Sunday, April 27, 2014

Full STEM Ahead......

My love affair with Donor's Choose is still going strong!  They never let me down when I write a grant, and it has gotten even easier to request needed materials now that they have partnered with Amazon as a vendor.  I also LOVE the fact that all donations are matched by Donor's Choose within the first 7 days the project is posted.  I usually put my request up on Facebook, Twitter, and email close family members and have my grant funded within a few days between people I know and those I don't.  In the days of limited budgets and stagnant salaries, Donor's Choose is truly a life saver!!!

My current project is focused on STEM activities for my Kindergarten and first grade students. STEM -- Science, Technology, Engineering, and Mathematics --seems to be a major push in lots of school rights now, and I wanted my kids to have a chance to explore these academic disciplines in a fun way. So, how did I do it?!!! I came up with the idea that I wanted to request a variety of building materials -- Magnatiles, plank blocks, Legos, stacking cups, and gear blocks-- and use them in engineering centers. Each center has a specific task card to guide students in what they should be building with the assigned material.  However, there is a lot of room for students to use their own critical thinking skills, creativity, and problem-solving abilities within each task.  Some of the websites I explored to add to my own ideas were these great Livebinders here and here.

I introduced the idea of becoming an "engineer for the day" with these YouTube videos to help explain what an engineer does. Kindergarten saw this one:
First grade will see this one:

I also wanted to incorporate teamwork skills, which can be a struggle for this age group, so I created a teamwork checklist that we follow during the center activities. Students rate themselves at the end of the lesson and give themselves 0, 1, 2, or 3 teamwork points as a way to reflect on what they did well on and what they need to improve. The Kindergarten students helped me brainstorm the three skills:  Passing materials, whispering and making a plan, and talking nicely and using manners.

Each child also has a center activity sheet to help with accountability for completing the center. Again, I explain the sheet at each center and assist as needed, especially with some of my English Language Learner students.

These engineering centers are particularly exciting for my Kindergarten kids who I teach "specials" (enhancements, rotations) to each day because they can complete the entire rotation of centers over the next five to six weeks.  At this point in the year, I wanted to mix things up and have more of a challenge since the majority of my students are reading and can handle being a little more independent. I am creating groups to ensure that at least one really strong reader is in each group and am assisting when needed.  My first graders will only receive one lesson so they will probably only get to explore one of the following five centers:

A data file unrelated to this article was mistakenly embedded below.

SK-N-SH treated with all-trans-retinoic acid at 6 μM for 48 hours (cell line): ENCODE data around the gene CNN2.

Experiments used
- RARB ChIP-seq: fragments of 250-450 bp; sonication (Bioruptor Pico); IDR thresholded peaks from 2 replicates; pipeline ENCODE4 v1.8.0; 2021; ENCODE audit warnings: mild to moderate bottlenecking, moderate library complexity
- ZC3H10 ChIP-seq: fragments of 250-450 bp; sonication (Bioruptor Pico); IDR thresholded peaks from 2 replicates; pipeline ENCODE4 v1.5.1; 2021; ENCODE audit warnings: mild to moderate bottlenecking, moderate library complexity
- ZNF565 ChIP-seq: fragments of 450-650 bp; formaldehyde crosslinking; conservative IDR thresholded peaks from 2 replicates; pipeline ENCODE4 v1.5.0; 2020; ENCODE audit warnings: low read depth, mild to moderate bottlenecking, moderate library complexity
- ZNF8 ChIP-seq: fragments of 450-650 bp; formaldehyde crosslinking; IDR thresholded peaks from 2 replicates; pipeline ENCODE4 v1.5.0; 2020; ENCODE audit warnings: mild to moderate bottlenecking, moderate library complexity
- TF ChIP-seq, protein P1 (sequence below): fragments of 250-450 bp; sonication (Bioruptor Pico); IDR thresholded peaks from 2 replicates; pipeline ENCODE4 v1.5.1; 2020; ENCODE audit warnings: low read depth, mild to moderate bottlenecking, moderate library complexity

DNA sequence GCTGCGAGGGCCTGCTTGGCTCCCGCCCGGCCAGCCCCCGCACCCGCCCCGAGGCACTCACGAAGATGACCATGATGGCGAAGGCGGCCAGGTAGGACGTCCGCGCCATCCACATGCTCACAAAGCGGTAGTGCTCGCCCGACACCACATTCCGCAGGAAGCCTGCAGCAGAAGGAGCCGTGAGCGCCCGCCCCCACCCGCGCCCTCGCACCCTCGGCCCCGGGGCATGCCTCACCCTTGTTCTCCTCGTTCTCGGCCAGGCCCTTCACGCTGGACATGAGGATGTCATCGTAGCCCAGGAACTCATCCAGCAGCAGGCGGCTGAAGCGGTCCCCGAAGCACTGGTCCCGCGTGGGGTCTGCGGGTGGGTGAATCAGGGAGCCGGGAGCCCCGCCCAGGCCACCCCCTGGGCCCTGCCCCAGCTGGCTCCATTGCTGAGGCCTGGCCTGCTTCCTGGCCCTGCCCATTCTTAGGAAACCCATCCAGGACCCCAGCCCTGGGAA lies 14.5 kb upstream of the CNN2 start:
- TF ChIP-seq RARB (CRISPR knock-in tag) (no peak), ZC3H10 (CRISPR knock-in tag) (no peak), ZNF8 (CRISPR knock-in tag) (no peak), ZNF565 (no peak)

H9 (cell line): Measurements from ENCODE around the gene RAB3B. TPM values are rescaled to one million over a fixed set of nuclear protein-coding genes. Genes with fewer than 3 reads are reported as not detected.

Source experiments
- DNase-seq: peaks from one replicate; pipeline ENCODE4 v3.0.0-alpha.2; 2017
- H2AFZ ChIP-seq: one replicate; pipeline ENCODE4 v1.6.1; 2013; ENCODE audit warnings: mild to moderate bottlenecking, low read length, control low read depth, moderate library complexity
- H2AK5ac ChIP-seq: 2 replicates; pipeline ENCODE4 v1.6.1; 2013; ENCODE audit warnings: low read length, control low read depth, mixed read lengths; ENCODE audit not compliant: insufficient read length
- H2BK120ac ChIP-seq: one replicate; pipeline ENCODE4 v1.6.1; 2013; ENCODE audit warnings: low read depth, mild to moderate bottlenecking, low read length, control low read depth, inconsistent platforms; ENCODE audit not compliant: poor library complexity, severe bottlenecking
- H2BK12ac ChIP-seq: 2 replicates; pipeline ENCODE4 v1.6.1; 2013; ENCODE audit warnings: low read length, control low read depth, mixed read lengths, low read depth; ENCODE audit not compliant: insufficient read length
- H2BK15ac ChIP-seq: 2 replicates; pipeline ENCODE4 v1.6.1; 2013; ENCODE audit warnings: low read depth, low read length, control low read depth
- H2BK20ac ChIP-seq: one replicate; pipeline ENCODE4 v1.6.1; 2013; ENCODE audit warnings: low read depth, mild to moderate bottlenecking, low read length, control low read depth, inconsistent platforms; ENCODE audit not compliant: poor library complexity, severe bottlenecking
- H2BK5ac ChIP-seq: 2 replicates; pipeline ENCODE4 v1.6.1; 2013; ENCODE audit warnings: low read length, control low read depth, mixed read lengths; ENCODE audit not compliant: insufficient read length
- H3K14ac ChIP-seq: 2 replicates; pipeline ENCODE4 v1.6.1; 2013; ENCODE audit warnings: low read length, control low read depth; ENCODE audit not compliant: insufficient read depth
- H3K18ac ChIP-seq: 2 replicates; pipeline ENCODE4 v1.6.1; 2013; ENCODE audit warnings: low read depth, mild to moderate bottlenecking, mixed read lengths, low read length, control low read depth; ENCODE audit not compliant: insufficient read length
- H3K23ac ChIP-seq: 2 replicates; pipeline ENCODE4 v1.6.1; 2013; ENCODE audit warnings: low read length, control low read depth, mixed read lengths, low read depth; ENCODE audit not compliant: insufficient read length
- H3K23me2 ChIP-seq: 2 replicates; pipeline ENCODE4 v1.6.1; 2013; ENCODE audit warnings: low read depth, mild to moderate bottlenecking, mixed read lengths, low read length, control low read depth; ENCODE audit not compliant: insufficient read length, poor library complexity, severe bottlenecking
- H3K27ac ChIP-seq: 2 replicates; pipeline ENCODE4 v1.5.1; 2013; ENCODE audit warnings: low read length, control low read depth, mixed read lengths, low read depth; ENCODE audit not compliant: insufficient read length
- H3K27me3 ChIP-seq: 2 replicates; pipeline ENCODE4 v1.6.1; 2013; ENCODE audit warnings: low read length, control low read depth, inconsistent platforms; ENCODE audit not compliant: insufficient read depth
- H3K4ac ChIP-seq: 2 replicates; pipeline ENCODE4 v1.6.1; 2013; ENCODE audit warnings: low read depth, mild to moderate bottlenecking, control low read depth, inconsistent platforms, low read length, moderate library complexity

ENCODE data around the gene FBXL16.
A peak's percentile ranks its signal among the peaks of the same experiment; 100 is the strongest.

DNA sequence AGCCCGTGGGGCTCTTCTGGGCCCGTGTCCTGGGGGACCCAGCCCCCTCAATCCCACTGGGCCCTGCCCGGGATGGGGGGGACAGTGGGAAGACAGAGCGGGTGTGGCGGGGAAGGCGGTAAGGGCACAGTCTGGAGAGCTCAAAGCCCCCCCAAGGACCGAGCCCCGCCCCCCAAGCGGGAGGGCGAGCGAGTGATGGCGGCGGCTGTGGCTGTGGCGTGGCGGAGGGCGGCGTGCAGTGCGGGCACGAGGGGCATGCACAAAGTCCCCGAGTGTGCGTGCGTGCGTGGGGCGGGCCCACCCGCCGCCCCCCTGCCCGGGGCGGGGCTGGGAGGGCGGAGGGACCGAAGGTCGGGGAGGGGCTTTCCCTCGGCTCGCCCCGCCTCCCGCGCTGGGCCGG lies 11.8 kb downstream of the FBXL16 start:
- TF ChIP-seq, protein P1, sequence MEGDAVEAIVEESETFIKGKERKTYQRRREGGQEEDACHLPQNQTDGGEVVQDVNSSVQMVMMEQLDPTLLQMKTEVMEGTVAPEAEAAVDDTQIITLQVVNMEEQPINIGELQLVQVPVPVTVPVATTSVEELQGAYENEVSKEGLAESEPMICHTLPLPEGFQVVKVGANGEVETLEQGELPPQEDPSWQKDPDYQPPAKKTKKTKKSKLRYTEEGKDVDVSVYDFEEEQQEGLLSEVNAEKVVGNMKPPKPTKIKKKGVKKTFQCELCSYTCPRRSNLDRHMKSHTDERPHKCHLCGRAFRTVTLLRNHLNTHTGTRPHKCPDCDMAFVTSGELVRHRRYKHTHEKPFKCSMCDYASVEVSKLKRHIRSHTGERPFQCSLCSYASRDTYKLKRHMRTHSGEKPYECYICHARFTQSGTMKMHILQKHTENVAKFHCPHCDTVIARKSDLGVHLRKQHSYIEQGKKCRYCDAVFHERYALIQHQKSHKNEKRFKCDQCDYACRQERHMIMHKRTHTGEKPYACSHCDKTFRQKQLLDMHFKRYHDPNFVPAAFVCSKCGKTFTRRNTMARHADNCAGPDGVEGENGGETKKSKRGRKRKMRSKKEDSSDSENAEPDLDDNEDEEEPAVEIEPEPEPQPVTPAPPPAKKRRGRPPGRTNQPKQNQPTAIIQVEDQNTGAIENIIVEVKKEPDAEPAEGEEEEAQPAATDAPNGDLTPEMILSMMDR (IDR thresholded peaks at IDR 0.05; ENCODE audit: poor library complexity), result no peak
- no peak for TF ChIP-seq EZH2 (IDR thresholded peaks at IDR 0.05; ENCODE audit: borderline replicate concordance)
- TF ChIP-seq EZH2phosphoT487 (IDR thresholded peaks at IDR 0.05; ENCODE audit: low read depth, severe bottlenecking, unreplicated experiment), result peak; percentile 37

1.  Magnatiles:  Students work on building a house together.  They start with a cube and use their imaginations to add the magnetic tile shapes to create the rest of the structure. On the activity sheet, students identify the shapes and colors they used and sound out the names of the shapes to write them down. In my  opinion, Magnatiles are one of the coolest building materials around. If you haven't tried them before, you've got to check them out!!!

**Permission was given to post these pics of students on my blog since I am required to share pictures with Donor's Choose.

2. Lego Center:  Students attempt to build a "pet carrier" for Bruno who is 5 blocks wide by 1 block high.  They have to think about how he will get in and out and how he will breath. Initially, I was having students use the plank blocks for this center, but I could tell they weren't as familiar with these types of blocks and it was harder for them to build a tall structure so I switched the Lego and plank task cards....always tweaking and adjusting!

3.  Gear Center:  Teams works to create a new invention that will create wind in this center.  They have to see how many gears they can get to turn and count the final number for their activity sheet.

4.  Plank Center:  This center is focused on having students build a bridge that a toy car can cross.  Students practice using measurement and compare hand lengths to the bridge to determine how long it is for their center sheet.